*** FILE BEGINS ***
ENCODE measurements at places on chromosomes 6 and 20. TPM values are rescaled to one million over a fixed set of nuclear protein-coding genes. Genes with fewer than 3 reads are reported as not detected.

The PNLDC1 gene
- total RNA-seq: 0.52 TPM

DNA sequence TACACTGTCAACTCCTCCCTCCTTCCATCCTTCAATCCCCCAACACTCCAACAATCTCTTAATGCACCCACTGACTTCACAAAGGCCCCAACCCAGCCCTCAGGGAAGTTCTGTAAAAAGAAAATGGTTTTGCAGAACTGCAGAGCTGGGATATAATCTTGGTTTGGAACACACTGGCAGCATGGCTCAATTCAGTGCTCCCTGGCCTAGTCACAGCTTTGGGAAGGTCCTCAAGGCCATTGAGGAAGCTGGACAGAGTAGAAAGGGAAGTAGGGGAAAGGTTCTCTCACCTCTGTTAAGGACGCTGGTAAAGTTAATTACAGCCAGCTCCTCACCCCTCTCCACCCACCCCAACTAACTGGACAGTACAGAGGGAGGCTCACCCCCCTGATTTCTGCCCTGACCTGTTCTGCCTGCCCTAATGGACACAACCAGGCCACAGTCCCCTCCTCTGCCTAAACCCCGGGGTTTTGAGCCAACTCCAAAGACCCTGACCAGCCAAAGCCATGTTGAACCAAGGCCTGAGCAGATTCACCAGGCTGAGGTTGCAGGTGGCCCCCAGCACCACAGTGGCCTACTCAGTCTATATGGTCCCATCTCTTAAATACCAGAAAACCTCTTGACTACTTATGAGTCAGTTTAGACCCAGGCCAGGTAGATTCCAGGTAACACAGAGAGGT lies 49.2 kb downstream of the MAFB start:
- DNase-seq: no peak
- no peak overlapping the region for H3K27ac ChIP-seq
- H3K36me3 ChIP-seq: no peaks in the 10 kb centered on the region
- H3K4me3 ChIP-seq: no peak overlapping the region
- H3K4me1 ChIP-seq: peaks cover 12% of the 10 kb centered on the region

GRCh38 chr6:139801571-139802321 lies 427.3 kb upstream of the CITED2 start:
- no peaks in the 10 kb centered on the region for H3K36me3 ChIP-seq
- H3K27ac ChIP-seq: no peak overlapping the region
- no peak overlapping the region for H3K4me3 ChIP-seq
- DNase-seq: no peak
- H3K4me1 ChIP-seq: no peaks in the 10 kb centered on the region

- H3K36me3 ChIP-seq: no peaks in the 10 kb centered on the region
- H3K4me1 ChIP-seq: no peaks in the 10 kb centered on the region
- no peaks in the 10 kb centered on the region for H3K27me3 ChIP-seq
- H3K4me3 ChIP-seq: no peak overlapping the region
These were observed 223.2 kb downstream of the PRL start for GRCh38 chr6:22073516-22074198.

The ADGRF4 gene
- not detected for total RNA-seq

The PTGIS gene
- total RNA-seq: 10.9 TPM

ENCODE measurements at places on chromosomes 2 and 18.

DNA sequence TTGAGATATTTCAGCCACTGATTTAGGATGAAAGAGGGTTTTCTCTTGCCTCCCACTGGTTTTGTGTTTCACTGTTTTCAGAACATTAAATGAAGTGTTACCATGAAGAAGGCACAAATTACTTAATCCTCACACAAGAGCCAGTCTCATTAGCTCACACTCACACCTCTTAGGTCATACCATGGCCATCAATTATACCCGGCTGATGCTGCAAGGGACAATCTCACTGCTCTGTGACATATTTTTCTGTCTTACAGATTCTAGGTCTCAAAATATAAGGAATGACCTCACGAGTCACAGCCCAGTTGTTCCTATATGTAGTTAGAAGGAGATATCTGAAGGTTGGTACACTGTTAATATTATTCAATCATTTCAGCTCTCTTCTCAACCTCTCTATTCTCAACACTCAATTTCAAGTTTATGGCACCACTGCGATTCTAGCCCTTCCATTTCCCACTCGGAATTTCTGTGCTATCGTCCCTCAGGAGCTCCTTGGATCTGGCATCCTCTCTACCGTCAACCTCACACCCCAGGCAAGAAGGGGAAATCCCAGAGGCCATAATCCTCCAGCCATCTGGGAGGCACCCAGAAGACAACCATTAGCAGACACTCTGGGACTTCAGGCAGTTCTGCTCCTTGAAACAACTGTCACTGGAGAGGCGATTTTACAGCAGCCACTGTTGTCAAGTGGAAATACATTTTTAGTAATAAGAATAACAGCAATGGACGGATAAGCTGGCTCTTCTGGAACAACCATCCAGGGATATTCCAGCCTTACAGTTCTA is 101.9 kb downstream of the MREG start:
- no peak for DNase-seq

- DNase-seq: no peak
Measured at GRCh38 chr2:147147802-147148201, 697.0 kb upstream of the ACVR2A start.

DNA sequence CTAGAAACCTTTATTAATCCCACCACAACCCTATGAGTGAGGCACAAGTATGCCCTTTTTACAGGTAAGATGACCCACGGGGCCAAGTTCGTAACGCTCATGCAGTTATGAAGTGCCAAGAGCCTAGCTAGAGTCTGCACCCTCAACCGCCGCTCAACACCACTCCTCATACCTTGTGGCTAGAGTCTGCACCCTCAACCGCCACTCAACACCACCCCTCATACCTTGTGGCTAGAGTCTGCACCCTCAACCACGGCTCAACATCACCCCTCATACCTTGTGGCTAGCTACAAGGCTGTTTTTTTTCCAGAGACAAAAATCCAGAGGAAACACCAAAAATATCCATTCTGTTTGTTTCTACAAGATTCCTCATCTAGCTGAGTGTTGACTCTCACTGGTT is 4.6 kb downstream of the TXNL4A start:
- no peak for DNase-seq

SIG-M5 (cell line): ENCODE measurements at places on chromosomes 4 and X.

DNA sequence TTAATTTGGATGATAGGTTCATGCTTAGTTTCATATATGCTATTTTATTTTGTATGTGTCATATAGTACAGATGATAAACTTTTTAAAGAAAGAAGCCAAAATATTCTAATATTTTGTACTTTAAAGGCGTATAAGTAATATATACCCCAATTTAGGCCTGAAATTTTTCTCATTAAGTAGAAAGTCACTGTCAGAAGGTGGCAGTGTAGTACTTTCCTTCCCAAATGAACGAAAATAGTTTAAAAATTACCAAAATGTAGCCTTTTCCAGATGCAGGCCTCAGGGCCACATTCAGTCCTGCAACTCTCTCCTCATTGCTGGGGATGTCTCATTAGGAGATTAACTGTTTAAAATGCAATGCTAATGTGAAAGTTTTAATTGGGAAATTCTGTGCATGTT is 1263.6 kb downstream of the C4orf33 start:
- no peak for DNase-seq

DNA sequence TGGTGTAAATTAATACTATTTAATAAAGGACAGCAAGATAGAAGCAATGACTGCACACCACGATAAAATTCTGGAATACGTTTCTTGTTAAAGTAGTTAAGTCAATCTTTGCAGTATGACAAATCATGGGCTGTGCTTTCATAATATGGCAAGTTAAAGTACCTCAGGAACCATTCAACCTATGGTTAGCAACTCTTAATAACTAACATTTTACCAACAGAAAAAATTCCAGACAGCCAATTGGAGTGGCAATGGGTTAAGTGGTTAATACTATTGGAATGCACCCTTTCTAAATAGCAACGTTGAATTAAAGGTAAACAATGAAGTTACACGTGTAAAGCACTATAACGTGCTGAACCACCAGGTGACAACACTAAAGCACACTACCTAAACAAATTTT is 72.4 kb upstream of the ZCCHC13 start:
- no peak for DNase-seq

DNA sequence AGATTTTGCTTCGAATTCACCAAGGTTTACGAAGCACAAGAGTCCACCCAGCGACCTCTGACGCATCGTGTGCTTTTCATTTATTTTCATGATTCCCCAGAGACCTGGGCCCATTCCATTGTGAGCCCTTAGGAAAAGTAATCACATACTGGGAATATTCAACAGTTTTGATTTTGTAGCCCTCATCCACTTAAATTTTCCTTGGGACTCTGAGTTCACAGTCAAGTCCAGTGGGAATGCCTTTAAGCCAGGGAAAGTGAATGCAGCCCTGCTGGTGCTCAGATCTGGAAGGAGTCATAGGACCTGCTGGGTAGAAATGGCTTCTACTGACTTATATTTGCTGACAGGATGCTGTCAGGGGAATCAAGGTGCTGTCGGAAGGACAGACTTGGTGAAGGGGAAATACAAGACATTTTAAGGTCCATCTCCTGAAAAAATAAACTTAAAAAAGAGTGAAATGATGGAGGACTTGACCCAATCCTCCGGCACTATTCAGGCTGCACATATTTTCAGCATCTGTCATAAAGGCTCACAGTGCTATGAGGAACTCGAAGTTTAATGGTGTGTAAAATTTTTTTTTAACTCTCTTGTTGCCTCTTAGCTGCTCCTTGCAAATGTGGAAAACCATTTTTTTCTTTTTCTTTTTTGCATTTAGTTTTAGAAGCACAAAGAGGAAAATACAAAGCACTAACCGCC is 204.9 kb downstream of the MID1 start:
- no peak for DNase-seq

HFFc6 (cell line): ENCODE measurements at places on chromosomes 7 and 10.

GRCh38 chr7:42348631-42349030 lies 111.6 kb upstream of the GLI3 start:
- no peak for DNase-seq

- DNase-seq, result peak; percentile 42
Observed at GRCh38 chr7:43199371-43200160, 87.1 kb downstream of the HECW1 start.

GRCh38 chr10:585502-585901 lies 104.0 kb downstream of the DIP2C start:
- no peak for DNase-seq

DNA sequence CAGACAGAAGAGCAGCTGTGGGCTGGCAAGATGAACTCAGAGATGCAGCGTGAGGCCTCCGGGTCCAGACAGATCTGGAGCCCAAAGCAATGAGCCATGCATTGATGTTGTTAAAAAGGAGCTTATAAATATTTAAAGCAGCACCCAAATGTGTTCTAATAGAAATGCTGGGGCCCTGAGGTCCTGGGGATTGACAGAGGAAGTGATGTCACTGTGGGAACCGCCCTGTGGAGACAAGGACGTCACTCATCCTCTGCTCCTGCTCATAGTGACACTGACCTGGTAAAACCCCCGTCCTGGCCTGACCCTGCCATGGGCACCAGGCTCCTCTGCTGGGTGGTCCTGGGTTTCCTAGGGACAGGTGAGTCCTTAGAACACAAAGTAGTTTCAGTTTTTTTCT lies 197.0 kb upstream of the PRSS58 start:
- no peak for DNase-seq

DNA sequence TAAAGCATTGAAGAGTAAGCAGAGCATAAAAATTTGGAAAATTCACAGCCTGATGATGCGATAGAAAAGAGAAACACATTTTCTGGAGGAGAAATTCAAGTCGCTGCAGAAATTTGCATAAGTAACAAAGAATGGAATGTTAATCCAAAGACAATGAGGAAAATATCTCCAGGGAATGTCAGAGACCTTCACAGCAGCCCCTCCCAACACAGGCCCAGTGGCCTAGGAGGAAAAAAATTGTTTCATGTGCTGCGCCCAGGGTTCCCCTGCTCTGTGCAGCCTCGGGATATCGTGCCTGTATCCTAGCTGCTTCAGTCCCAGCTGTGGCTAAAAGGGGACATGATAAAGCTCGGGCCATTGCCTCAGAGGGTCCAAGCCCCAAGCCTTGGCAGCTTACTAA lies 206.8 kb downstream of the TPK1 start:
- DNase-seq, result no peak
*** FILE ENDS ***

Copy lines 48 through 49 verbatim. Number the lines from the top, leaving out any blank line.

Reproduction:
DNA sequence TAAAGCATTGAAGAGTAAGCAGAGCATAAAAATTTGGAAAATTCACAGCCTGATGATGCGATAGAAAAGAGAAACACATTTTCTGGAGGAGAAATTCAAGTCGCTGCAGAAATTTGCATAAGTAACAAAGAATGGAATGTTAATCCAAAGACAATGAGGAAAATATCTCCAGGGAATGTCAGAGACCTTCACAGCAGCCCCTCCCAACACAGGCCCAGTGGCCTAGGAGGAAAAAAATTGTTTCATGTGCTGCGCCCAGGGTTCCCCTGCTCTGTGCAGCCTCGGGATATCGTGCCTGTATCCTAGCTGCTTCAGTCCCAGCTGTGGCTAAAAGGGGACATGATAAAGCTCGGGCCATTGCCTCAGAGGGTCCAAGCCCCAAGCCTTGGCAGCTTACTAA lies 206.8 kb downstream of the TPK1 start:
- DNase-seq, result no peak